Today's blog post is by Chris White. He is the author of The Six Habits of Highly Effective Sales Engineers. Chris is also the founder of DemoDoctor.
If you’re in software sales – or sell any other complex technology solution, for that matter – chances are good that you depend on sales engineers (SEs) to close business and hit your numbers. Maybe you don’t know them as SEs; maybe you call them “presales engineers,” “solution architects,” or “solution engineers.” Regardless of what you call them, however, your technical sales counterparts – arguably the most important colleagues in your sales process – may confuse you, confound you, and even frustrate you.
Let’s be fair, though: We probably do the same to them.
I’ve spent over 15 years developing and observing the sales-SE relationship – as a sales engineer, an account executive (AE), a sales enablement leader, and now a sales trainer. If I’ve learned anything, it’s this: The AE-SE relationship is arguably the most challenging in all of sales. Challenging because, in many cases, you could not bring together two more mismatched individuals and ask them to work together – on something critically important to the survival of the business, no less: generating revenue. We all know how hard it is to close enterprise technology deals, but it can be equally challenging to develop effective lines of communication and a foundation of trust with our sales counterparts.
How do we get there? If you are struggling to communicate and collaborate with your SEs, here are three things you can start doing now to improve both the relationship and, more importantly, your results.
1. Understand what’s important to them.
The goal of sales is to close business and generate revenue. We are measured fundamentally and primarily by one thing – hitting our numbers. In the context of any given deal, what do we fear the most? Losing the deal. However, our technical sales counterparts’ goals are less clear-cut. Although they are responsible for contributing to the success of a deal – and, in many cases, their compensation is tied to the number – they are not directly responsible for the number.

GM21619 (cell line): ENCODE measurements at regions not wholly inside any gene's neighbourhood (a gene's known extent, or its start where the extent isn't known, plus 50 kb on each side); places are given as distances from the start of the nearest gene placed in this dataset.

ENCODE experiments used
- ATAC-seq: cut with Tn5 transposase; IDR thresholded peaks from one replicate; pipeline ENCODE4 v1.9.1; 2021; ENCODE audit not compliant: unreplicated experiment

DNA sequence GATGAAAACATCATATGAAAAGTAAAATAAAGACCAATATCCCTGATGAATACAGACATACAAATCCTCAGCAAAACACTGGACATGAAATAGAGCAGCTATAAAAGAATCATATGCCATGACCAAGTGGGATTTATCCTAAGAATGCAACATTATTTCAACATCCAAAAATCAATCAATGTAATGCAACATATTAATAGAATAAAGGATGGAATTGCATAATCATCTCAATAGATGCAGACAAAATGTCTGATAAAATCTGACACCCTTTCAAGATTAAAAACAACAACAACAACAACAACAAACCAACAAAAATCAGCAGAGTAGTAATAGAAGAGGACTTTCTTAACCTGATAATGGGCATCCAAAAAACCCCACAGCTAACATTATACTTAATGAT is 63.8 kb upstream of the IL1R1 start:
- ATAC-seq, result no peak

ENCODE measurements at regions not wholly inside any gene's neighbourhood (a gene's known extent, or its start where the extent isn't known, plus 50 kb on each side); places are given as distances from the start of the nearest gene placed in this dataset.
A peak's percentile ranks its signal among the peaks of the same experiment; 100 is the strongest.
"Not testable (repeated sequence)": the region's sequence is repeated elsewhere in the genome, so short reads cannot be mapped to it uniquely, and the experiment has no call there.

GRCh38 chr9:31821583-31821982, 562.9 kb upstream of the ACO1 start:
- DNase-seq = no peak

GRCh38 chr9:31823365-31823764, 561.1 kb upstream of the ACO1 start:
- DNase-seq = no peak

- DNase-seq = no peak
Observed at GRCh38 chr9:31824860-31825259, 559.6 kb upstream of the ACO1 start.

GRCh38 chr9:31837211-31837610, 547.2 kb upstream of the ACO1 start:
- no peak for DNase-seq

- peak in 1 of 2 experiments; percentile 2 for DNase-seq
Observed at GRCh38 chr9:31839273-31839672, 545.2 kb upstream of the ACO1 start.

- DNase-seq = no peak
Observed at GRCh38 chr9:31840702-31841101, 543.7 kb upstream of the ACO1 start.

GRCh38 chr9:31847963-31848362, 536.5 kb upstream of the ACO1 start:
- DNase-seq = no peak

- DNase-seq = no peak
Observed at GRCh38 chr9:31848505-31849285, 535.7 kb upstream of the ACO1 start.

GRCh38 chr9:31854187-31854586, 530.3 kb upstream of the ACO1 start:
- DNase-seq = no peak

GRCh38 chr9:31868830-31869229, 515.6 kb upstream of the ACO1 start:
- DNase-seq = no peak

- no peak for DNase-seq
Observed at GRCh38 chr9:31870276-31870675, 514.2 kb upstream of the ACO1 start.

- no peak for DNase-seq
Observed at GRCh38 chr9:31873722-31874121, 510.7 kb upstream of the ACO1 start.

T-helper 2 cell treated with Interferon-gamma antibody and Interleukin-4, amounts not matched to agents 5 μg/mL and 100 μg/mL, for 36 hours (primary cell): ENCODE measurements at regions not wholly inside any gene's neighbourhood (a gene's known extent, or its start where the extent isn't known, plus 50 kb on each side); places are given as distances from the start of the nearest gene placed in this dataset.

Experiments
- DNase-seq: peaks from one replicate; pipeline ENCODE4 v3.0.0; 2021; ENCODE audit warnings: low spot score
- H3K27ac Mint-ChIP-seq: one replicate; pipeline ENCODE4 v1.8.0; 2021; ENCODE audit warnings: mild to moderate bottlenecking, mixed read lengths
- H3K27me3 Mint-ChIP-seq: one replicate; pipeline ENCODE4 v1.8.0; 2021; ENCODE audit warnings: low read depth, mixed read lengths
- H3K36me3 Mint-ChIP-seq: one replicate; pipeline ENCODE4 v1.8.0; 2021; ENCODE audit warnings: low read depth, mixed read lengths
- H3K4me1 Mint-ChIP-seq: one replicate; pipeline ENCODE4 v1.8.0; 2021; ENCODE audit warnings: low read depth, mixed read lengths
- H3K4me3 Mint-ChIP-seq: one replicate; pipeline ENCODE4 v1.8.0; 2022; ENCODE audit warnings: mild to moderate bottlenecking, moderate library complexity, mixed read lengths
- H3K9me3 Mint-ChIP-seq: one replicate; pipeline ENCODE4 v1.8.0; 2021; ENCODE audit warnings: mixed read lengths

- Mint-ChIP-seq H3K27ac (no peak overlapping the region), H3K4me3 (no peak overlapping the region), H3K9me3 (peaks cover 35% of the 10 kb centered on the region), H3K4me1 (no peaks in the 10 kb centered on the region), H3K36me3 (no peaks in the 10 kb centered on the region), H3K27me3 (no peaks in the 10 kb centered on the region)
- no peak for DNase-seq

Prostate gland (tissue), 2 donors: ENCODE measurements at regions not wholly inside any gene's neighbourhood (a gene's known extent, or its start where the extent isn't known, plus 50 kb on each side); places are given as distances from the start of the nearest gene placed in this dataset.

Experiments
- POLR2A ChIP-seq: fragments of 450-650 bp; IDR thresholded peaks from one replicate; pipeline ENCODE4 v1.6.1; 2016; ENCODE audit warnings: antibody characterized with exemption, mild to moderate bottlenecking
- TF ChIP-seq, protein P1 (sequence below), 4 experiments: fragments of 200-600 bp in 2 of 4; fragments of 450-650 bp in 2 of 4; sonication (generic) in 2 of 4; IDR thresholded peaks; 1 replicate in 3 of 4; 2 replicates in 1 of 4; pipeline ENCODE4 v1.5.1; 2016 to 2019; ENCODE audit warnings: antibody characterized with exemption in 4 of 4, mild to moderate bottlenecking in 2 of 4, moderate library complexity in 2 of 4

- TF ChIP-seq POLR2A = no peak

While they care about winning deals just like sales reps, they care a great deal more about their own personal and professional reputation. While we fear losing the deal, they fear losing credibility. That’s why they are often reluctant to say anything that could be misleading. When working with SEs, be sure to recognize and acknowledge them for their expertise. Demonstrate to them that you value their expert opinion and recognize the importance of their professional reputation. Help them understand that a solution doesn’t have to be a 100% perfect fit to still be the right solution for the prospect or customer.
2. Respect their time.
Want to develop a trusting, collaborative relationship with your technical sales counterpart? Respect and value their time the way you would with an important client. The one thing SEs value more than their reputation is their time. In most organizations, SEs are spread across multiple account execs and BDRs. They have a constant flow of requests for discovery calls, demos, RFPs, implementation discussions, etc. While SEs enjoy being brought in as the experts to provide valuable information and insight, they abhor feeling as though their time is not being respected. Avoid asking them to sit in on meetings for which they are not needed – or to do something a rep should be doing. Value them as the experts they are. Respect their time. Demonstrate that you are bringing them into activities that require their unique knowledge and skills. You’ll be amazed at how eager they become to support you.
3. Provide them with detailed information.
As sales professionals, we survive by learning how to operate with incomplete information. When asked a question, we tend to do what I call “round up.” When making decisions, we typically don’t need every detail in order to make what we would consider an “informed decision.” Our technical sales counterparts are not necessarily the same. SEs tend to operate in a world of precision. We tend to be quick to extend the benefit of the doubt. Our presales counterparts? They tend to be skeptical at first. In fact, they make a living out of not being too quick to jump to conclusions. They typically need logic and details before they can be reasonably convinced.
When you need to bring an SE into a deal – for a demo, discovery call, implementation discussion, etc. – provide them with as much information as you can. If they seem skeptical at first, give them the opportunity to speak to the customer themselves – to do some discovery of their own. This way they can collect the information they need in order to assemble the right demo, respond to the RFP, etc. And be patient with the process. Give them the benefit of the doubt – again, just like you would a customer. At the end of the day, while we in Sales can be a pretty quick “sell,” our sales counterparts usually are not. Give them as much information as you can and don’t be put off if they’re not as immediately excited as you are.
In summary, if you work closely with sales engineers and rely on them to hit your numbers, chances are good you’ve had some great technical sales counterparts and some not-so-great. And, if you haven’t, you will. If you find yourself scratching your head wondering how to improve the relationship – and ultimately close more business – begin with the three steps outlined in this blog and see what it does to the relationship and your results.